Military groups vie for funding through Starbucks’ Upstanders Challenge


(Photo: US Marines, Cpl. Jesus Sepulveda Torres)

Starbucks is releasing $625,000 in funding for non-profits across the country through an online competition. Among the organizations competing for 25 grants of $25,000 from the Starbucks Foundation’s Upstanders Challenge are a healthy number of military non-profits. While any organization–military or not–can submit videos and participate, there is a strong showing from the military community.

Applicants will be narrowed down based on how much “buzz” each organization’s video creates. According to Starbucks, “‘Buzz’ is different from casting an individual vote; it’s a composite of points accumulated by calculating number of views, likes and shares from Indi and on social media platforms including Facebook, Twitter and Instagram.” A panel of judges will make the final selection for winners. Judging criteria will include the creativity of videos, the impact of the organization on the community, and organization’s story.

As of writing, Team RBW is the military organization garnering the most “buzz” with more than 40,000 likes. Their video describes their nationwide efforts to create create community among and give back to veterans.

Familiar organizations Blue Star Families and Hiring Our Heroes are also looking to capture some of Starbucks’ funding.¬† Hiring Our Heroes provides resources and support for military spouses and their careers. Blue Star Families’ Jacksonville chapter submitted a video demonstrating the localized effects their program has in the Floridian community.

Esposas Militares Hispanas USA (EMHUSA) has a submission in the running. In recent weeks, the organization has been working with military families affected by Hurricane Maria. “We became part of the challenge to help our military families in Puerto Rico that have lost some or everything,” Janet Sanchez, EMHUSA founder, says.

Two competing non-profits deal with therapy and guide dogs for veterans. The Warrior Canine Connection uses “mission-based trauma recovery” to help veterans adjust to life with PTSD, TBI, or a physical handicap. The organization teaches veterans how to train service dogs; those dogs are then also given to service members. Southeastern Guide Dogs’ video focuses on two groups of individuals who need guide dogs: The vision-impaired and veterans.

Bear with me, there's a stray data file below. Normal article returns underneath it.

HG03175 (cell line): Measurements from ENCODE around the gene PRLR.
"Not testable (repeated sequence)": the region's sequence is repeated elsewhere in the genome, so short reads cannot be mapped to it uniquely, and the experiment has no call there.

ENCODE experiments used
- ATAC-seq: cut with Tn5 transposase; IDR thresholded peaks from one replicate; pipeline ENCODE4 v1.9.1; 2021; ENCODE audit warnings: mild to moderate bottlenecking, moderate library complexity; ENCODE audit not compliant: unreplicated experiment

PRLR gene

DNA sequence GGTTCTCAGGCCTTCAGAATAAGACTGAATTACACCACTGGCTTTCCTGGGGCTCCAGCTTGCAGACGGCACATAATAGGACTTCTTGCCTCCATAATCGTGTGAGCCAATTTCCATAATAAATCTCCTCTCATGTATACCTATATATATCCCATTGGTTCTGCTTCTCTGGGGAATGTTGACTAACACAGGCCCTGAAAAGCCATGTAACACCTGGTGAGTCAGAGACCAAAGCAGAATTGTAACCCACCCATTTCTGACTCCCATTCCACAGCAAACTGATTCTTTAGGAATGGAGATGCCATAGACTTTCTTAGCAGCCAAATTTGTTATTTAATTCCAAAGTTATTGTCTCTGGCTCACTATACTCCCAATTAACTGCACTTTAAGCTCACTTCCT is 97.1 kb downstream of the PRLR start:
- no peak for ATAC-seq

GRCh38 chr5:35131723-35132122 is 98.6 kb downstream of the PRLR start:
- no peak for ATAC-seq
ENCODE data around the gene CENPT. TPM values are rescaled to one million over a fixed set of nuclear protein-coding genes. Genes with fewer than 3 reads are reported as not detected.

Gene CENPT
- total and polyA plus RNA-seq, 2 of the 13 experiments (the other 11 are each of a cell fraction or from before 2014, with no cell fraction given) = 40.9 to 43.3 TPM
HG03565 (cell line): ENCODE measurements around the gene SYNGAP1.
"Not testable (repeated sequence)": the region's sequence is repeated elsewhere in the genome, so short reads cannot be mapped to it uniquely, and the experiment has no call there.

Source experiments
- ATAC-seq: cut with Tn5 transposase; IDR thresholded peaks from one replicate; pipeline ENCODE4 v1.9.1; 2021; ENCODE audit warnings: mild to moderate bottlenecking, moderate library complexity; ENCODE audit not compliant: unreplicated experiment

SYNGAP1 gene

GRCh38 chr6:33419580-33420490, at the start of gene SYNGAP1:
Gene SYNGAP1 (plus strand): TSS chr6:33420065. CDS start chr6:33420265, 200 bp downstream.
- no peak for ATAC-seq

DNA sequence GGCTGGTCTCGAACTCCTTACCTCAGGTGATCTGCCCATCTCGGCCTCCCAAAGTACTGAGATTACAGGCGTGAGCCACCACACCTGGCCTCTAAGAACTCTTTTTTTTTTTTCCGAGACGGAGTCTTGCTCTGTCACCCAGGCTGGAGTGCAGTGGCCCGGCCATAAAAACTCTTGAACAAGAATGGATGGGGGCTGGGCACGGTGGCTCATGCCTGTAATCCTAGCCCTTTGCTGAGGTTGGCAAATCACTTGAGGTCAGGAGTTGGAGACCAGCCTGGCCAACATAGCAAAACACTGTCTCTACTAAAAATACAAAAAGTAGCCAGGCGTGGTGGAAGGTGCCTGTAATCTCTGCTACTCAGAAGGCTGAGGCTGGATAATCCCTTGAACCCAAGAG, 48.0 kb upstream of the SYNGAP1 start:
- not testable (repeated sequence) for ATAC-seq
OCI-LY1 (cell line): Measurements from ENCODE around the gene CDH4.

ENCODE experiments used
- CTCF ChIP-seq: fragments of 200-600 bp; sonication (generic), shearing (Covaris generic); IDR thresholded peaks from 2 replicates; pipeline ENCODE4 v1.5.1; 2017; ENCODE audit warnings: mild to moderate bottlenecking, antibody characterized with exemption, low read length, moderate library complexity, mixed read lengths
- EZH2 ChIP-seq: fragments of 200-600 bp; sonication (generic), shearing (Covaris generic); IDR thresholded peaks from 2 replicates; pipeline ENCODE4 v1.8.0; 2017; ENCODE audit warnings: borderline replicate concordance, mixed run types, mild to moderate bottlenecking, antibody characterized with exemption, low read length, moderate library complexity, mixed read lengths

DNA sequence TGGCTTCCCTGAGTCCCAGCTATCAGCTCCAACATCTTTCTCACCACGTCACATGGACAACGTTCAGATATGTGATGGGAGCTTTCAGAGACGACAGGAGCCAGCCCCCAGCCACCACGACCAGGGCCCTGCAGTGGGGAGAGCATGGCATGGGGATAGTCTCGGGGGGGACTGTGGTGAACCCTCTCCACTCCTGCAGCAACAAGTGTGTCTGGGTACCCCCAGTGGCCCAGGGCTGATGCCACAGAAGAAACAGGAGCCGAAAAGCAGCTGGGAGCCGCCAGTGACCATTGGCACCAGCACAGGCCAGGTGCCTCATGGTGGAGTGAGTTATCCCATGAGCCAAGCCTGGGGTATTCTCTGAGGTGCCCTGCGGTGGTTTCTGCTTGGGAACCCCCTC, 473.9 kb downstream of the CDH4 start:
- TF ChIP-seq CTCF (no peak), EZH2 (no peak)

Jared Allen’s Homes for Wounded Veterans is in the running and hopes to use the grant to build or modify more homes for post-9/11 veterans. The organization has currently built eight homes and is working on eight more, currently.

Two celebrities– Elizabeth Dole and Matt Lauer– appear in the Elizabeth Dole Foundation’s video. The organization supports “hidden heroes”: Caregivers who support and take care of veterans who have been injured or sickened through their service.

No One Left Behind, an organization that advocates on behalf of Iraqi and Afghan interpreters and their families to bring them to the United States. Civilians who helped the US military in Iraq and Afghanistan often live in fear of reprisal from those in their community. No One Left Behind’s video features some of the pictures and stories of those who were able to immigrate to the United States.

Dan Nevins, a veteran who experienced two amputations and TBI in Iraq, is featured in a video for the Wounded Warrior Project. He tells his story–from injury to recovery– as he executes a series of yoga poses made all the more impressive by his adaptive practice.

In the field of education, Student Veterans of America advocates on behalf of veterans who enter higher education, usually by using their GI Bills. “We’re not in the business of producing lifetime members,” the video’s voice over says. “We produce graduates.”

Nonprofit organizations can upload videos to indi.com to participate in the Upstanders Challenge until October 31. More information about uploading and participating can be found here. The opportunity to create buzz for your favorite organization also ends on October 31.

By J.G. Noll